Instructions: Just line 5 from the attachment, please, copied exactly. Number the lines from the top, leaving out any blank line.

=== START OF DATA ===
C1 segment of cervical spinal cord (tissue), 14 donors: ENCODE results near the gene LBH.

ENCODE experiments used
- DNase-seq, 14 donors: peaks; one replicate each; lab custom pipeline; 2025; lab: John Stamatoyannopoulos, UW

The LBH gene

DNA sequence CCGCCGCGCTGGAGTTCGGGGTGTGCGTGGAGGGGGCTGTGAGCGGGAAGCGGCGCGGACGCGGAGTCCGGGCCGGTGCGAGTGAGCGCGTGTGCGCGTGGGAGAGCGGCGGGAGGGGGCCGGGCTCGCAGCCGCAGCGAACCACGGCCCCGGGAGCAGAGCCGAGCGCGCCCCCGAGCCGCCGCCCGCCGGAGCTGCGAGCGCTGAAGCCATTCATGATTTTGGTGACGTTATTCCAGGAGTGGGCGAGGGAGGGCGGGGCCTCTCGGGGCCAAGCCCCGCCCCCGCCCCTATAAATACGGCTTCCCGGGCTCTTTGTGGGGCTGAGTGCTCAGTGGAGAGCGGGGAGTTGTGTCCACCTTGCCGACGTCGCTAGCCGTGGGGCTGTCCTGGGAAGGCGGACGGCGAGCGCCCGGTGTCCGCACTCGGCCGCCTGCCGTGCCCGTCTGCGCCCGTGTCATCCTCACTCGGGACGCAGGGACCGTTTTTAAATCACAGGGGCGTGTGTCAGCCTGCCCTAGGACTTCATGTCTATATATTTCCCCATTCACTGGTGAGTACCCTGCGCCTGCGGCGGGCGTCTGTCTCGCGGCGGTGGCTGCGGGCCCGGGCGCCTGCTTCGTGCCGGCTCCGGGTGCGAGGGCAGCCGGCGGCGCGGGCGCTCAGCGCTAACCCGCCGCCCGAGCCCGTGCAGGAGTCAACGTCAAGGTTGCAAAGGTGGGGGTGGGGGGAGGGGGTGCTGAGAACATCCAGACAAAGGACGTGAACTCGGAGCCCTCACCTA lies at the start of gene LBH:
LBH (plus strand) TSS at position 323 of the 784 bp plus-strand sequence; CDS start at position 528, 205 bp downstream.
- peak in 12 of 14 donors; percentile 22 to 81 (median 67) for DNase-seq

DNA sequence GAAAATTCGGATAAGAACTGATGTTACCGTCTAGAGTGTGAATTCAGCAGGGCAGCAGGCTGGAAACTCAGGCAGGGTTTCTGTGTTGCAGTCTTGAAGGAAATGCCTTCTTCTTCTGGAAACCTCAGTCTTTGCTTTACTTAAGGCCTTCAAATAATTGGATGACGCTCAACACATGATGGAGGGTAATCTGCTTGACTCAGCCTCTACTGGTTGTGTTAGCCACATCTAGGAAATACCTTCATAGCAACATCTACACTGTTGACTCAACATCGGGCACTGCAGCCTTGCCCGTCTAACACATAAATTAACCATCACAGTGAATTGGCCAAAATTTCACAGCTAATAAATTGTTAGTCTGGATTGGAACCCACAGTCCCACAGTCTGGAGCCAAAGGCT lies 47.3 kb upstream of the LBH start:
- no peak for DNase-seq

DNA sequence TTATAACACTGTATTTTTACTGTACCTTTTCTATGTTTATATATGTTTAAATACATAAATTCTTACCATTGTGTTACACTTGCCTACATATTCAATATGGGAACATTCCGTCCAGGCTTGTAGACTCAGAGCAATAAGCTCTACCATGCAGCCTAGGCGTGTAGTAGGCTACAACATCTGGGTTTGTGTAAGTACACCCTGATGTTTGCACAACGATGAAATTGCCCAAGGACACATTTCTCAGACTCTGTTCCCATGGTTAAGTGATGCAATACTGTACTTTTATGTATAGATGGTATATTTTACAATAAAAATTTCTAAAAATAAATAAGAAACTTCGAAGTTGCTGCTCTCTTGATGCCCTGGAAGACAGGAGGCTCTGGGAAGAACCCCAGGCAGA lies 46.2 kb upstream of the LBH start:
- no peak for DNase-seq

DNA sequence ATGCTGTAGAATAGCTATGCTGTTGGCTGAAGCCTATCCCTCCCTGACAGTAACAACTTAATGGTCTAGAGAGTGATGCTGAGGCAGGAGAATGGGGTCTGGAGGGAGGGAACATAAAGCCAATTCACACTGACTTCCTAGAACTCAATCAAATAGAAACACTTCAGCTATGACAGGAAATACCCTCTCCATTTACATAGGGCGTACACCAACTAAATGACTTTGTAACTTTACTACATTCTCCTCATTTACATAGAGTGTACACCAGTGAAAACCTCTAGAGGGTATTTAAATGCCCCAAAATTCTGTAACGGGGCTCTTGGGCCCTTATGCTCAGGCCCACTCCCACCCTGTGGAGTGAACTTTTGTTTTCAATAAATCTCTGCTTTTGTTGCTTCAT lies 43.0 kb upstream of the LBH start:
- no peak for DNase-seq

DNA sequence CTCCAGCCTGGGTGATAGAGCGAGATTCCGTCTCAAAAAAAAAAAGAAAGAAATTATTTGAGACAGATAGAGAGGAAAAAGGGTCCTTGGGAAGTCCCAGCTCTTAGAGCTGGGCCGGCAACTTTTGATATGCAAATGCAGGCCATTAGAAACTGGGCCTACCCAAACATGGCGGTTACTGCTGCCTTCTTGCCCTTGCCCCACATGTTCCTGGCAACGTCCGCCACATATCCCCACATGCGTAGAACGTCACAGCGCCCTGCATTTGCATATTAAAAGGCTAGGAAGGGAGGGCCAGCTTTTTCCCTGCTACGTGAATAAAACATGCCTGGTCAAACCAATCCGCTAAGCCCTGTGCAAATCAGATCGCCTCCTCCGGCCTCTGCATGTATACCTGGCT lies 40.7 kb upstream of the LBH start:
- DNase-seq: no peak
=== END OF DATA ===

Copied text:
DNA sequence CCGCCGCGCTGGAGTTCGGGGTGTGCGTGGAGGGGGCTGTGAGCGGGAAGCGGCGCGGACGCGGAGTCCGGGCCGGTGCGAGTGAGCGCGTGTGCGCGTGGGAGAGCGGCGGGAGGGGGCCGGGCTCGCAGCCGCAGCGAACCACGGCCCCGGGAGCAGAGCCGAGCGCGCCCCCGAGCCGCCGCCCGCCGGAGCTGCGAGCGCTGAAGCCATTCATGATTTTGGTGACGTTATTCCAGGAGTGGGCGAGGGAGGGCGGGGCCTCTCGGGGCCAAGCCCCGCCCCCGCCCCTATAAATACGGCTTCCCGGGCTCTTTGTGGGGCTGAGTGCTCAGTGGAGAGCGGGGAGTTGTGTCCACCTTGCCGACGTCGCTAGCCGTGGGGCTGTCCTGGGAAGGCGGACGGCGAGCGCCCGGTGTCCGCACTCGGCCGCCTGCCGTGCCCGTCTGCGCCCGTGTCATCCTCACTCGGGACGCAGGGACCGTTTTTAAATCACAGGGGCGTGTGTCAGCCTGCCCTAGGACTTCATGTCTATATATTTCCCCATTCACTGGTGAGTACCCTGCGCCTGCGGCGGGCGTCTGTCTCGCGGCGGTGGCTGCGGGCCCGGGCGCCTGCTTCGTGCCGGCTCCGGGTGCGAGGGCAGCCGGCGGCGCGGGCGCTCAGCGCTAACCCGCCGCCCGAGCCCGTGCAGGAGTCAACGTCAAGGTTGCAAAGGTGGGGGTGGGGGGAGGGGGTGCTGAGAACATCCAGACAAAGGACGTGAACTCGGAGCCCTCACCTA lies at the start of gene LBH: